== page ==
Surprise, these tools are not designed to coexist with other OEM tools, sometimes not even from the same OEM. None of the tools are good enough for a multi-OEM repair store environment. In addition, the existing OEM tools are not suitable for mass distribution, as they were designed for limited, targeted deployment in controlled environments.
Liran Weiss, co-founder at mce said:
The diversity and complexity of hardware and software repair for mobile devices should be addressed with software automation. This will dissolve the OEMs' fear of losing control while allowing the smaller players to provide a competitive service. The bigger players will be able to be more agile and productive by adopting a multi-OEM repair software suite.
The legislation will require the OEMs to make new tools available for the repair service providers. Developing it will be a bottleneck and a major cost center for the device OEMs which are traditionally not focused in the support software (most OEMs outsource their support software). Furthermore, they have all limited their investment to tools supporting only the official repair facilities which will no longer be the case.
This raises the need for a multi-OEM solution that is both simple, unified in terms of operation and delivers the level of service provided by the OEM tools. Such tools should not work only to the satisfaction of the repairers but also to create the transparency and control that the OEMs are seeking not to lose.
The repairers, and subsequently the community, will benefit from lowering costs due to automation, compliance and reduced training costs. A key element is also the control over Data and Analytics and the ability to act upon insights. Without a multi-OEM tool, the repairer will have a hard time evaluating the real costs associated with the repair of different devices. Data that can and should be used to optimize and properly price its services. In addition, accurate repair (and repair avoidance) information is indicative of trends in upgrades and the time people hold their smartphone. Such data can be utilized to offer the right solution at the right time, e.g. offer to replace to a new smartphone and not repair it, not only in lieu of high repair costs.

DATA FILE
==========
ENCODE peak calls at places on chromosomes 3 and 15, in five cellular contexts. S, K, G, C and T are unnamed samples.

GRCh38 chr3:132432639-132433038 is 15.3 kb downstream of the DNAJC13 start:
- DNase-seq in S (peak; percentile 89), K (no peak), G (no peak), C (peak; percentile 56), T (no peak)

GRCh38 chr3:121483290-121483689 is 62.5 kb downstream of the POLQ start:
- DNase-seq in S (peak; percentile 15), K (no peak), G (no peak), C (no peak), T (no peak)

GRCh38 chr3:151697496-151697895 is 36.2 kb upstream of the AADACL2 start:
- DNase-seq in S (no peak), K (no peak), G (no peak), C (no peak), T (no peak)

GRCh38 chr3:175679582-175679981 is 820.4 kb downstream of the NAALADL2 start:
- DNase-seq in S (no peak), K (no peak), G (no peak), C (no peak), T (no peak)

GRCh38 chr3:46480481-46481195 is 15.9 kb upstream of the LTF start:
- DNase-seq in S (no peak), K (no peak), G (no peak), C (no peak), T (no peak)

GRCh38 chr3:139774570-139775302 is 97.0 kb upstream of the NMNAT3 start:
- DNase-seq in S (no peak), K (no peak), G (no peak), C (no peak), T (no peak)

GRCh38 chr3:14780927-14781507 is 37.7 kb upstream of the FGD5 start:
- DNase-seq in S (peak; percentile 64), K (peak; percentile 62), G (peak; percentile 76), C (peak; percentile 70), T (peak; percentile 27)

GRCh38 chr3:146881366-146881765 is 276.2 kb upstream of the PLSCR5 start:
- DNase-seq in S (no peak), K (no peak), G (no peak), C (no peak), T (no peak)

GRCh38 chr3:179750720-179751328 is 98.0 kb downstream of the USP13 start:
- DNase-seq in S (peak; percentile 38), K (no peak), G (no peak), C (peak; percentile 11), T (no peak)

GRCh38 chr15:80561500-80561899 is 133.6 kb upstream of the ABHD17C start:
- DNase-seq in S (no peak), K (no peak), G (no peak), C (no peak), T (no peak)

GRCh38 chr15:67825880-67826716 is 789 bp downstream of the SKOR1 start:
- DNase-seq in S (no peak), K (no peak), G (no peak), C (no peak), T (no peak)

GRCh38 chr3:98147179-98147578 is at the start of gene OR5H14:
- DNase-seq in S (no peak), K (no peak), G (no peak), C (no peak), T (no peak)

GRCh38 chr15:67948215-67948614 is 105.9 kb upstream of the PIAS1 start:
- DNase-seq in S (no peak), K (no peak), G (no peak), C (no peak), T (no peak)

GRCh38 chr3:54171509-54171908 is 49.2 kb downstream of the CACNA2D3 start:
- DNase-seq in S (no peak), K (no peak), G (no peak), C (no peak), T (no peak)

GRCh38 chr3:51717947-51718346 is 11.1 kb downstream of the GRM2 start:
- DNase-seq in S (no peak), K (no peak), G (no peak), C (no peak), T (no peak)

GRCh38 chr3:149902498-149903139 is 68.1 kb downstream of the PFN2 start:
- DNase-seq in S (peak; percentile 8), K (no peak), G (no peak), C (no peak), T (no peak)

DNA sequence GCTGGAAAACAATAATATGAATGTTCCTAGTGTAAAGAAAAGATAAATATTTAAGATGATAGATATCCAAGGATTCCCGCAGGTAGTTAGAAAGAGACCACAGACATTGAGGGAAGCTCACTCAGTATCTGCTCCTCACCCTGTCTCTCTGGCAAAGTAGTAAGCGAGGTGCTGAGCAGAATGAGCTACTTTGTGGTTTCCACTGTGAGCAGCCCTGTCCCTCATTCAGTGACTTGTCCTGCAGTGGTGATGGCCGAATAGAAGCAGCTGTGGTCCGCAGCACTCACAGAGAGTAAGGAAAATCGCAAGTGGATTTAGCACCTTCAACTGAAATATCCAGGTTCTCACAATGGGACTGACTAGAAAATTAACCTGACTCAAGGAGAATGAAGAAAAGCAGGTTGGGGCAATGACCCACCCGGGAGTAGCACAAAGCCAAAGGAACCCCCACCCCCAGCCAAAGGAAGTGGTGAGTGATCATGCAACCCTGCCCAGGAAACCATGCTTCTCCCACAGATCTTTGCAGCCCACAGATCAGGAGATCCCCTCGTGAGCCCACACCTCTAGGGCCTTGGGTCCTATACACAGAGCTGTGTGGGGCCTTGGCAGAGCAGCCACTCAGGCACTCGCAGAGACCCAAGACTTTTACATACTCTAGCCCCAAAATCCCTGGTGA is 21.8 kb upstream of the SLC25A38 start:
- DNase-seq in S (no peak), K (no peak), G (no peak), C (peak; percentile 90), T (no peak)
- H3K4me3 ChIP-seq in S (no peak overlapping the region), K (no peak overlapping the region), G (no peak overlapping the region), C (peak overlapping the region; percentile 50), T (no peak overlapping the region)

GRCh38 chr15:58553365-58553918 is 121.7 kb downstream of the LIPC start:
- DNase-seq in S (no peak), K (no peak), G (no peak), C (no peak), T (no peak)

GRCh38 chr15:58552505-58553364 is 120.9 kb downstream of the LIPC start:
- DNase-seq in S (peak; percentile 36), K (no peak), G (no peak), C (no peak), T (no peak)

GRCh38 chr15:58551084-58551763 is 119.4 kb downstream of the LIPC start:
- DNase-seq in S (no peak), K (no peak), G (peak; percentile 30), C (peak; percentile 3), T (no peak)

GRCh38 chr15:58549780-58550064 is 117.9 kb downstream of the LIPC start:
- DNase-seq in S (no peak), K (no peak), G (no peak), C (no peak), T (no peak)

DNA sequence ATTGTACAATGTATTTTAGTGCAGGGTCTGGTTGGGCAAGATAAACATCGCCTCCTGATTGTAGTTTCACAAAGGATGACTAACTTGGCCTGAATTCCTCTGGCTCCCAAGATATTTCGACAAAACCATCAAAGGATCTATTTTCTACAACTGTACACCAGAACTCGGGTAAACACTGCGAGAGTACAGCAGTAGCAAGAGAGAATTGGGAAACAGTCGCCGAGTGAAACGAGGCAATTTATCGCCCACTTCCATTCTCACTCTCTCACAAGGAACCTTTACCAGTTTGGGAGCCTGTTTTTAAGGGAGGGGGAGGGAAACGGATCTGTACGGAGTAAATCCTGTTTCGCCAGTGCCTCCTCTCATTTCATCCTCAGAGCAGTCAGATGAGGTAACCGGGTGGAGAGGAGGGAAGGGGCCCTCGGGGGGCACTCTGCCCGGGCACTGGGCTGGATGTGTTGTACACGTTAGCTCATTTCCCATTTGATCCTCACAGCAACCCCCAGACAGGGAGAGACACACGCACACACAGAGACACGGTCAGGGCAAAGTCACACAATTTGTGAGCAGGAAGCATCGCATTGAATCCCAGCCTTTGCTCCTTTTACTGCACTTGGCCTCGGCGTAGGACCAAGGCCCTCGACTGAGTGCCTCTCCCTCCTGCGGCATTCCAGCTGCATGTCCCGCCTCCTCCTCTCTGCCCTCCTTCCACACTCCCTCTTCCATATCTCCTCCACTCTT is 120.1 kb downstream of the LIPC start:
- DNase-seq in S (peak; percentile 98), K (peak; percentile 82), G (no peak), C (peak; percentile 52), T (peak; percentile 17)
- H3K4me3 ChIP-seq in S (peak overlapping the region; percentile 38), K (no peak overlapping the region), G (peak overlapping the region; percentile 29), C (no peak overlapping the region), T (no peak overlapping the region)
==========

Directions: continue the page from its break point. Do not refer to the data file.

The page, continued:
A holistic approach to the Right to Repair legislation and movement should look on the benefits of the entire industry.
Just like Apple which is making a transition to being a services company rather than a hardware provider  , everyone in the industry should be pragmatic and get ready for a future (in reality, this is already the present) in which hardware upgrades are not the main event anymore. As painful as it may be for the OEMs, there is an opportunity here to secure the control over the device lifecycle and assure that the hardware quality remains high even after a repair somewhere out there. The companies that will choose to invest in software automation and data tools will benefit from the global change and from such legislation, if and when it becomes a law. When done correctly, it will allow the consumers to be happier and spend their extra dollars on services, OEMs to retain control over their loyal customers, insurers to prosper and carriers to use the eco system to reclaim their position as the all-in-one-glue to the customer.